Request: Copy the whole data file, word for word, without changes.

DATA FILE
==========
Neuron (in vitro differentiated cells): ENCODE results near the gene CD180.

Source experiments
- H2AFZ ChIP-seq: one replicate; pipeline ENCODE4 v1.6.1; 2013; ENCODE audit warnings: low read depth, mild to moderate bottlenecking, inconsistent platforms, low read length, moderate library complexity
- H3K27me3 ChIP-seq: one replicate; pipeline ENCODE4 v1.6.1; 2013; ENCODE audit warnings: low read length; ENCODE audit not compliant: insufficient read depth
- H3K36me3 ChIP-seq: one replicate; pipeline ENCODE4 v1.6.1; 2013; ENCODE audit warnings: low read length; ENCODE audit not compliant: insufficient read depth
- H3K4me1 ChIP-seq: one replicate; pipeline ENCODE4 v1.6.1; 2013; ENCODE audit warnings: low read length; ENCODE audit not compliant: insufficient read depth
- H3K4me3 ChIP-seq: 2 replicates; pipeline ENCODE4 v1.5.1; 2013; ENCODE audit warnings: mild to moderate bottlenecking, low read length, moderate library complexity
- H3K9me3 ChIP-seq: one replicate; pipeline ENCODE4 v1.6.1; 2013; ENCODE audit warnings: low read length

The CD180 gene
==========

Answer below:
Neuron (in vitro differentiated cells): ENCODE results near the gene CD180.

Source experiments
- H2AFZ ChIP-seq: one replicate; pipeline ENCODE4 v1.6.1; 2013; ENCODE audit warnings: low read depth, mild to moderate bottlenecking, inconsistent platforms, low read length, moderate library complexity
- H3K27me3 ChIP-seq: one replicate; pipeline ENCODE4 v1.6.1; 2013; ENCODE audit warnings: low read length; ENCODE audit not compliant: insufficient read depth
- H3K36me3 ChIP-seq: one replicate; pipeline ENCODE4 v1.6.1; 2013; ENCODE audit warnings: low read length; ENCODE audit not compliant: insufficient read depth
- H3K4me1 ChIP-seq: one replicate; pipeline ENCODE4 v1.6.1; 2013; ENCODE audit warnings: low read length; ENCODE audit not compliant: insufficient read depth
- H3K4me3 ChIP-seq: 2 replicates; pipeline ENCODE4 v1.5.1; 2013; ENCODE audit warnings: mild to moderate bottlenecking, low read length, moderate library complexity
- H3K9me3 ChIP-seq: one replicate; pipeline ENCODE4 v1.6.1; 2013; ENCODE audit warnings: low read length

The CD180 gene